By definition, User Experience concerns itself with the total user experience.
In practice, User Experience design often means ensuring your users can do what they need to do with a minimum of confusion and wasted time. It’s pain elimination, digital novocaine. And a good percentage of UX should concentrate on those ease-of-use issues — especially if you are designing tools for busy professionals in the field.
Good UX should be more than the elimination of pain. It should be about the creation of pleasures, however modest. Life’s too short for boring UX.
We were reminded of this truth when we redesigned our proprietary content management system, AppKits.
Content Management is not sexy. It involves attaching and posting assets, integrating spreadsheets, and entering copy. So, after interviewing about a half dozen users, our initial discussions focussed on how to streamline this process — how to eliminate steps and clarify direction.
But after speaking with one of our senior user experience designers, we realized there’s a kind of pleasure to uploading content. It’s a defined, tangible thing in an often undefined, intangible world. Say you’ve spent the morning in a meeting which attempted to tackle some big strategic issues but never quite came to a consensus. You have a half hour free and use it to make some content updates.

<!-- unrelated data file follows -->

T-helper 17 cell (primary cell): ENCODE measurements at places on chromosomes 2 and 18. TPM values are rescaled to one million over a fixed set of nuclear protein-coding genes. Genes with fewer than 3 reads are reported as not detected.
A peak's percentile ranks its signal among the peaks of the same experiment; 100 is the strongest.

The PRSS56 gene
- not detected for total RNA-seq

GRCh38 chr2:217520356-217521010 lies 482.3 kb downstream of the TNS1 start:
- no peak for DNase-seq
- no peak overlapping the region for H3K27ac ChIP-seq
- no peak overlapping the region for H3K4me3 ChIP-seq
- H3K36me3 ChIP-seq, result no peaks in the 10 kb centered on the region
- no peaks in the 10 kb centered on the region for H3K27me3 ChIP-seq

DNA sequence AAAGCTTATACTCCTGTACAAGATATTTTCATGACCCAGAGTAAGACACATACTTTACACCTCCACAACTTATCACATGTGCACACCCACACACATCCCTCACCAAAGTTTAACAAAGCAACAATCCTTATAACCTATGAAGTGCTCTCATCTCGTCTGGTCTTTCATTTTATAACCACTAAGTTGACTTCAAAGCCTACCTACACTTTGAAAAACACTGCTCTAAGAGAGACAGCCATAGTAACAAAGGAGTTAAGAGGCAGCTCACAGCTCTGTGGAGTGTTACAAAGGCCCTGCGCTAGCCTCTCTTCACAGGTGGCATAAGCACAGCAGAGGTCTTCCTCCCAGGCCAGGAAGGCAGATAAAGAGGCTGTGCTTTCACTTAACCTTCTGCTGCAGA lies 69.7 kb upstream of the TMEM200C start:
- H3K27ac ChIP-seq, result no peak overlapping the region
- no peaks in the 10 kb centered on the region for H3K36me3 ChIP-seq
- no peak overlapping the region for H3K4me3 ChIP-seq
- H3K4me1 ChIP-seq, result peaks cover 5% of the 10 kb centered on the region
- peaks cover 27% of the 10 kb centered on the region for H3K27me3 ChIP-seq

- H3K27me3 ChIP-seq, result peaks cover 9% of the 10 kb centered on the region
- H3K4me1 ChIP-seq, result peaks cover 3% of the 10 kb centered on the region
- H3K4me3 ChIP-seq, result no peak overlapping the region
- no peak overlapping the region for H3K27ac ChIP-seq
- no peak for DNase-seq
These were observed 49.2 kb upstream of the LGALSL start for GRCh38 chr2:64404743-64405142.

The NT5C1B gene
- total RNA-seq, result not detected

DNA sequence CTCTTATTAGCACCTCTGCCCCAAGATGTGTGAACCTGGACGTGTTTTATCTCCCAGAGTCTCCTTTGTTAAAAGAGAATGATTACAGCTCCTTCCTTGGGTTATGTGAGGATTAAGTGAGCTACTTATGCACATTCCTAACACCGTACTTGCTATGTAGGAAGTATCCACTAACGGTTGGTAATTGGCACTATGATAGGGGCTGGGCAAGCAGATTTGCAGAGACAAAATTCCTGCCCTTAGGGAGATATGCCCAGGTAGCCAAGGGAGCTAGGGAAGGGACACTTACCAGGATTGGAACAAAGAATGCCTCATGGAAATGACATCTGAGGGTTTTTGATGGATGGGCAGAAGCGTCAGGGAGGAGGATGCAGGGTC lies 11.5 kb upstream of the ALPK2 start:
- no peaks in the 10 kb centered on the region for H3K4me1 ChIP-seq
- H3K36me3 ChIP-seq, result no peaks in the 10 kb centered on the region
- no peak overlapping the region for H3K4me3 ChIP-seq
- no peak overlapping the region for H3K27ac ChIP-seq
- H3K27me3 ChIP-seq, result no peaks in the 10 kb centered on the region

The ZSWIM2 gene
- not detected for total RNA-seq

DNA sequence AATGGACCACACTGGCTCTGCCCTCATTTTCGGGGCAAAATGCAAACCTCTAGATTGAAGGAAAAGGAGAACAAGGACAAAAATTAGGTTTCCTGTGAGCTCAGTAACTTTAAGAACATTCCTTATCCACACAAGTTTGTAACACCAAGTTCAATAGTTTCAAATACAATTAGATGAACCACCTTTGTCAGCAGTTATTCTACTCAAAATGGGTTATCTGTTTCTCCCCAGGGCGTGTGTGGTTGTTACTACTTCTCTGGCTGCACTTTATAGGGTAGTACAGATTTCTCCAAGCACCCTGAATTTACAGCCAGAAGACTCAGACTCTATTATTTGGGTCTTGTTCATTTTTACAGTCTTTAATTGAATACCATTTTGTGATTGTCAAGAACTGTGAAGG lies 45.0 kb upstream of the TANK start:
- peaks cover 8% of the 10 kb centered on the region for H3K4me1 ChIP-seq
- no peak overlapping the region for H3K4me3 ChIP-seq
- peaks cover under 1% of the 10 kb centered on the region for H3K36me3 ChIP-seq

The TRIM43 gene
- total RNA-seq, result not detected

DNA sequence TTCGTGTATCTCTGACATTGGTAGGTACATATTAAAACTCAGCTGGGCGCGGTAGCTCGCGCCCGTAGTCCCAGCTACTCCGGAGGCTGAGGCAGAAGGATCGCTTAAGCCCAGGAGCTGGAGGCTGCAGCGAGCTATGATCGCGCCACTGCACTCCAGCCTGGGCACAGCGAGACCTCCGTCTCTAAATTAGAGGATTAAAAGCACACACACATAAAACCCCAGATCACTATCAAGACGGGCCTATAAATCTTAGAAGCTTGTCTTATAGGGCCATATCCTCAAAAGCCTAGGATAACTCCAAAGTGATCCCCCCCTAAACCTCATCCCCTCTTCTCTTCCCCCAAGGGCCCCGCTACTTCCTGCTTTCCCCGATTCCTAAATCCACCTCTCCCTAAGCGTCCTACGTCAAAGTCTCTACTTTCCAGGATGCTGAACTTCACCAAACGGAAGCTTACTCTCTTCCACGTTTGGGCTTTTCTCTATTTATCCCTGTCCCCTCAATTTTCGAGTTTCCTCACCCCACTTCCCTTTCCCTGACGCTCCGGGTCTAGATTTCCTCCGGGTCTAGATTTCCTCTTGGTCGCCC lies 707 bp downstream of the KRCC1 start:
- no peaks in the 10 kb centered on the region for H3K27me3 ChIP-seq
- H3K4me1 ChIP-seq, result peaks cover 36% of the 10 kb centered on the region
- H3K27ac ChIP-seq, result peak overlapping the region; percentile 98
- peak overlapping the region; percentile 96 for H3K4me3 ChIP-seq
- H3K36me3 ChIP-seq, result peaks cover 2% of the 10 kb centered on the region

You’re checking things off. You’re seeing the immediate results of your work: there’s an image and copy where there wasn’t one before. That’s kind of cool.
That’s a positive user experience in both senses of the term — it’s upbeat, but it’s also positive in the philosophical sense of being real.
Ultimately, the AppKits site wanted to inspire five feelings (including the original goal of efficiency, usefully redefined as a feeling.)
Each of these feelings was then consciously reinforced throughout the site.
If you want to build tools which get embraced by users, don’t just ask how you can make a given user experience more efficient. Ask “what’s pleasant or special about this and how can we reinforce that?” The answer to that question points to the kind of UX that makes users smile — and, we’ve found, when users smile while they’re using a particular tool, they keep using that tool.